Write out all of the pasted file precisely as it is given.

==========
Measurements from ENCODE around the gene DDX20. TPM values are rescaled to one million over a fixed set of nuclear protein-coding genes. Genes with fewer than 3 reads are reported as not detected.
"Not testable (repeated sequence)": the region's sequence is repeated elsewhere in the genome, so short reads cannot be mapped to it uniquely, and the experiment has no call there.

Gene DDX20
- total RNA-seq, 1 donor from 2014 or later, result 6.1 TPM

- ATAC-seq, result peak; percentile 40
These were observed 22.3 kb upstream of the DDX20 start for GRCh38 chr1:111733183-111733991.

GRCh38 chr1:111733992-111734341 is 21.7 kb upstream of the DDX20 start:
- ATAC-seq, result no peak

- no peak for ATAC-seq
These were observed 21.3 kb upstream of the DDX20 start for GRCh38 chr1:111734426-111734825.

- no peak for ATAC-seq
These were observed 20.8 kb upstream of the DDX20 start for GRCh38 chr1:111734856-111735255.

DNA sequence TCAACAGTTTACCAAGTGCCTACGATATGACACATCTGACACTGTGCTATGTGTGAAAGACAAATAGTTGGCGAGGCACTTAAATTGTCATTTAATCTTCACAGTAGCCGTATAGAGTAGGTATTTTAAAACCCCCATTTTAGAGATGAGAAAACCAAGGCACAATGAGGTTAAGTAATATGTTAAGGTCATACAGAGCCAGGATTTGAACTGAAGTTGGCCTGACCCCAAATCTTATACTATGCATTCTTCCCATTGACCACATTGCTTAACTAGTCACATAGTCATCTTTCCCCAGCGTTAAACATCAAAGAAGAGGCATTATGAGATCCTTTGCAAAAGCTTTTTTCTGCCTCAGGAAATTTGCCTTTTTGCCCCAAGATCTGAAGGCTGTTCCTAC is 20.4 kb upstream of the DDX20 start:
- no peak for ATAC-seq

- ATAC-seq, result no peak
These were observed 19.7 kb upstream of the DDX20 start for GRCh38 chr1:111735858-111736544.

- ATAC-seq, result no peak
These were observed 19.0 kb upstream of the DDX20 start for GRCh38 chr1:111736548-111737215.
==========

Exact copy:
Measurements from ENCODE around the gene DDX20. TPM values are rescaled to one million over a fixed set of nuclear protein-coding genes. Genes with fewer than 3 reads are reported as not detected.
"Not testable (repeated sequence)": the region's sequence is repeated elsewhere in the genome, so short reads cannot be mapped to it uniquely, and the experiment has no call there.

Gene DDX20
- total RNA-seq, 1 donor from 2014 or later, result 6.1 TPM

- ATAC-seq, result peak; percentile 40
These were observed 22.3 kb upstream of the DDX20 start for GRCh38 chr1:111733183-111733991.

GRCh38 chr1:111733992-111734341 is 21.7 kb upstream of the DDX20 start:
- ATAC-seq, result no peak

- no peak for ATAC-seq
These were observed 21.3 kb upstream of the DDX20 start for GRCh38 chr1:111734426-111734825.

- no peak for ATAC-seq
These were observed 20.8 kb upstream of the DDX20 start for GRCh38 chr1:111734856-111735255.

DNA sequence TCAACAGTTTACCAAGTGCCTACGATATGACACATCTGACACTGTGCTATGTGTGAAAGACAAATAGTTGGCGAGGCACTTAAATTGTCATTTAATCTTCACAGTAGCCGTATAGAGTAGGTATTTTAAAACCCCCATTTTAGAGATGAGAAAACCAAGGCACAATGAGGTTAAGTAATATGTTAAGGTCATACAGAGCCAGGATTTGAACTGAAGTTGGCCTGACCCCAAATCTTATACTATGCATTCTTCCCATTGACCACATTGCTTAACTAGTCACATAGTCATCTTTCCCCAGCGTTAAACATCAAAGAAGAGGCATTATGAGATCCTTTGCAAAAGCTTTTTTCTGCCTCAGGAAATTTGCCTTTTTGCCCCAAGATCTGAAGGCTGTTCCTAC is 20.4 kb upstream of the DDX20 start:
- no peak for ATAC-seq

- ATAC-seq, result no peak
These were observed 19.7 kb upstream of the DDX20 start for GRCh38 chr1:111735858-111736544.

- ATAC-seq, result no peak
These were observed 19.0 kb upstream of the DDX20 start for GRCh38 chr1:111736548-111737215.